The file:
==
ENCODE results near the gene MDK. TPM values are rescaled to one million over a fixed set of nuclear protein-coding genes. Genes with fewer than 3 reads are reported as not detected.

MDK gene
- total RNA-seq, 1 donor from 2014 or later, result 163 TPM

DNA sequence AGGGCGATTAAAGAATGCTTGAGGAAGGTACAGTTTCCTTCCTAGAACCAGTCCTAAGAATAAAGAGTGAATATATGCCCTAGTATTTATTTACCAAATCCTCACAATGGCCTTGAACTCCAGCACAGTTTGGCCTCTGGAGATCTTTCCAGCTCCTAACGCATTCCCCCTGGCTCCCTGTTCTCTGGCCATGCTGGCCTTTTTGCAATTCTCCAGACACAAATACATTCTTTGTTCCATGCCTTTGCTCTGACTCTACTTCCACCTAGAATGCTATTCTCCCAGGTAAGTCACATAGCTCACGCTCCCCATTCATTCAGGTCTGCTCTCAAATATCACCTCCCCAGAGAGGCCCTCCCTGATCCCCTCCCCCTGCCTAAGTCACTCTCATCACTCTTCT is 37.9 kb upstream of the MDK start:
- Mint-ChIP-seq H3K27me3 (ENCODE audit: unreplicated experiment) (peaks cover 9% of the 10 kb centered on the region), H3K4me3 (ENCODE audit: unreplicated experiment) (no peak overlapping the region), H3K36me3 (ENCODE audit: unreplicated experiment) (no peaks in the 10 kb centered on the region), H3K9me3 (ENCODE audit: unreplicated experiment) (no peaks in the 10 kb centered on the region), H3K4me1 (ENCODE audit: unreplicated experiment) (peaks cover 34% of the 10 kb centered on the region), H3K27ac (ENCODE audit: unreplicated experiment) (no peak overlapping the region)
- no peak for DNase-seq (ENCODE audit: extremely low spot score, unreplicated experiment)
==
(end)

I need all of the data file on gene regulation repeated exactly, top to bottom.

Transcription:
ENCODE results near the gene MDK. TPM values are rescaled to one million over a fixed set of nuclear protein-coding genes. Genes with fewer than 3 reads are reported as not detected.

MDK gene
- total RNA-seq, 1 donor from 2014 or later, result 163 TPM

DNA sequence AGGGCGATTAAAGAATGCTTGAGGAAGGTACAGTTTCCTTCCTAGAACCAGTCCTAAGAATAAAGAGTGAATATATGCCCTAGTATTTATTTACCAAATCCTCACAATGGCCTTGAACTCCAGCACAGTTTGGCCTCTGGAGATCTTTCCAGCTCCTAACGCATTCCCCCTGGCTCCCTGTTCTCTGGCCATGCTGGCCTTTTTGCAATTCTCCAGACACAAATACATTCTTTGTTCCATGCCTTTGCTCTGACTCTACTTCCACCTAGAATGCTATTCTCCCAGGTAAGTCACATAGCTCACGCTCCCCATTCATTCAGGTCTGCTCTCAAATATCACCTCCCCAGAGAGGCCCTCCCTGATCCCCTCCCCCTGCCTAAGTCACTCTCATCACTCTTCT is 37.9 kb upstream of the MDK start:
- Mint-ChIP-seq H3K27me3 (ENCODE audit: unreplicated experiment) (peaks cover 9% of the 10 kb centered on the region), H3K4me3 (ENCODE audit: unreplicated experiment) (no peak overlapping the region), H3K36me3 (ENCODE audit: unreplicated experiment) (no peaks in the 10 kb centered on the region), H3K9me3 (ENCODE audit: unreplicated experiment) (no peaks in the 10 kb centered on the region), H3K4me1 (ENCODE audit: unreplicated experiment) (peaks cover 34% of the 10 kb centered on the region), H3K27ac (ENCODE audit: unreplicated experiment) (no peak overlapping the region)
- no peak for DNase-seq (ENCODE audit: extremely low spot score, unreplicated experiment)